Some systems use multi-function wireless transmitters. The measurements from all transmitters in a test area are sent to a central collection hub. The hub collects the data in pre-set time intervals. On-site data retrieval is possible by connecting a PC and downloading the information. Remote Web-based data retrieval is possible using cellular, Wi-Fi or Ethernet technology.

Following is an example of two moisture problems in a residence. A handheld moisture meter and a wireless monitoring system were employed.

The monitoring system consisted of three transmitters and one collection hub. One transmitter was installed outside under the roof to record the outside relative humidity and temperature. The other two were mounted inside. The collection hub was placed in a cabinet in the upstairs living room. All readings were sent via cellular connection to a Web browser.

Two problems were identified: Water was dripping from a leak in the roof into a window frame in the upstairs living room, discoloring the paint and living puddles on the window sill. A musty smell in the basement was constantly present, but there were not yet any visible signs of mold.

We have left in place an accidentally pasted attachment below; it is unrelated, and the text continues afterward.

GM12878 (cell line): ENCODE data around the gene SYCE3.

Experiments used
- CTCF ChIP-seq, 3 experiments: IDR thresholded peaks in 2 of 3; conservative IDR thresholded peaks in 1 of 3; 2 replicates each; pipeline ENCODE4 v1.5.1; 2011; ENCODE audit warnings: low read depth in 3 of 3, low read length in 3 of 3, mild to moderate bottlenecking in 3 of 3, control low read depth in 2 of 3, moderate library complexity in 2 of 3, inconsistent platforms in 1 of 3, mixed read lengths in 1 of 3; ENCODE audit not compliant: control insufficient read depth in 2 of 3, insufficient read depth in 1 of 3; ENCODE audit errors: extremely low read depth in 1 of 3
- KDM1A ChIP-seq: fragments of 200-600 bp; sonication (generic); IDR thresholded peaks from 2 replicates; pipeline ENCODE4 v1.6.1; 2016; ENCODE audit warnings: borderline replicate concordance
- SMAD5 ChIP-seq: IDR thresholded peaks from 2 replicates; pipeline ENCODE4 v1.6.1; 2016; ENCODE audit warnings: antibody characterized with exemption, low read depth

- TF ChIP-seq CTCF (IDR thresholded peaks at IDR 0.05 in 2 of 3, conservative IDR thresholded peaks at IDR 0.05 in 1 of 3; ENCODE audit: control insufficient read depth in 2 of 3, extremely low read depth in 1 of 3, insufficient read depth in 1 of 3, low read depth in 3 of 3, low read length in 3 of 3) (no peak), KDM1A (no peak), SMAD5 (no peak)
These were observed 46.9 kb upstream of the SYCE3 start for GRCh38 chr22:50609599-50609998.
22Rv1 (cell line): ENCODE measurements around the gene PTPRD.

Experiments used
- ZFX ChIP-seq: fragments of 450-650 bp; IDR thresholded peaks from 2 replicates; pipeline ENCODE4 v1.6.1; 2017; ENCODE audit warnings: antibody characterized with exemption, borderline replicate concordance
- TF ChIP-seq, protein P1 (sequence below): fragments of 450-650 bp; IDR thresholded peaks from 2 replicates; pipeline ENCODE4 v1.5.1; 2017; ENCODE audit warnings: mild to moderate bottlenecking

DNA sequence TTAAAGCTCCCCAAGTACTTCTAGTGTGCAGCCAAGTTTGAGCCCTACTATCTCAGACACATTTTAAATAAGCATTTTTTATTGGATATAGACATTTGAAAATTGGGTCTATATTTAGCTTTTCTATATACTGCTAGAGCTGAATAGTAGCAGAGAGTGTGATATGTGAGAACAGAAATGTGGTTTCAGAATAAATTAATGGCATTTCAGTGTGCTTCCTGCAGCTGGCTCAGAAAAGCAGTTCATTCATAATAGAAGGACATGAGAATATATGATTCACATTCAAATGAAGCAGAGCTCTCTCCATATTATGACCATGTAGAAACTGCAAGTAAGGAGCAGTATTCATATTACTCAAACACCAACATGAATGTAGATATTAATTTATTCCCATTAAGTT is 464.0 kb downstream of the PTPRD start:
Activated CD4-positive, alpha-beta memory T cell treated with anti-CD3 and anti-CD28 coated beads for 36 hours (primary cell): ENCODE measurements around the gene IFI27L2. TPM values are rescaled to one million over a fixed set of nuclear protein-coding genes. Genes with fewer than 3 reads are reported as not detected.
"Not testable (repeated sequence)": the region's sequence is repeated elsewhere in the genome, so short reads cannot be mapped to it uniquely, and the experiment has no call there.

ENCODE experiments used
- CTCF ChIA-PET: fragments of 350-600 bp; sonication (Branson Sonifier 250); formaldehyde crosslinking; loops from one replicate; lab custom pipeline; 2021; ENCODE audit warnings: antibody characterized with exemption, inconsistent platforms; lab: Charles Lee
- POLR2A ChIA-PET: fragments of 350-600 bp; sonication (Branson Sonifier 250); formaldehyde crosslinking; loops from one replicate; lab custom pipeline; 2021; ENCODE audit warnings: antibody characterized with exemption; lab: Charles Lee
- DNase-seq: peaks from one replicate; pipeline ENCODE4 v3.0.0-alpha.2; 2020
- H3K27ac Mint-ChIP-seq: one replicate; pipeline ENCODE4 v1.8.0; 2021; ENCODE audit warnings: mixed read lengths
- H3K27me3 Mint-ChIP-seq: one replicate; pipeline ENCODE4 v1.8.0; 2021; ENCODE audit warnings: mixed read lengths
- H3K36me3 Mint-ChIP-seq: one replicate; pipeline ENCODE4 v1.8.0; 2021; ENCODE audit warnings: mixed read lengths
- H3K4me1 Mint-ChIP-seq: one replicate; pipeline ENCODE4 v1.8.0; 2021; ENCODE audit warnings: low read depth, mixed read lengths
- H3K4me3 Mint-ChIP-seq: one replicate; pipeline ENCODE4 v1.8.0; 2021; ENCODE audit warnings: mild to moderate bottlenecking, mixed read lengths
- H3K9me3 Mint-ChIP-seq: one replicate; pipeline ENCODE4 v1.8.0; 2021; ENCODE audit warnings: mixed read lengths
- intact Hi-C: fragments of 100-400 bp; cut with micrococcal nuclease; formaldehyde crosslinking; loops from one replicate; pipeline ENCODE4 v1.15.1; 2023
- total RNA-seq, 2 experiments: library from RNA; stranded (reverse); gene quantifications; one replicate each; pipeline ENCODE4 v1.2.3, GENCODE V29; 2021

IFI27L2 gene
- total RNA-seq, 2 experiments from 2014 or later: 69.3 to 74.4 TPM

The leak in the roof was fixed. One transmitter was installed inside the window frame to monitor the moisture content of the wood and to see if the leak repair was successful. More research was necessary to find the source of the musty smell in the basement. Possible intrusion points for the extra moisture included the foundation and the outside walls, which were partially under ground level. At first, a handheld meter was used to obtain moisture measurements from the sheetrock walls. Readings taken from the sheetrock on an inside wall close to the floor showed 0.7%. In the opposite corner, moisture readings were over 2%. A series of readings was taken along all walls from the floor to the ceiling. Walls not facing outside showed acceptable values for sheetrock. All readings on the outside walls from 3 feet above the floor to the ceiling were in the normal range. Mapping readings from the 3-foot level down to the floor clearly indicated that the greatest moisture concentration was at the base of the two walls facing the outside. The carpet was also measured with the same meter: readings showed the moisture increased toward the two outside walls. To see if any changes in the high moisture levels occurred, the third transmitter was installed in the wettest corner of the room. The transmitter measured the relative humidity and the temperature, the moisture content of the drywall and the surface temperature. Moisture readings in the drywall stayed at a constant high level for months; relative humidity readings in the wet corner were always between 80%-90% and did not change much, even during the summer. The structure and the ground around the building had soaked up too much moisture during the wet winter. Proper drainage needed to be installed around the building, and the outside walls needed to be sealed to prohibit moisture migration. Then the basement could be dried out successfully and hopefully will stay dry. To preserve the health of a building and of the people living inside, moisture problems need to be addressed as soon as they are noticed. It does not help – and in fact, only exacerbates – the problem to cover it with paint, install a new floor or perform any number of cosmetic fixes if the source of the excess moisture has not been removed.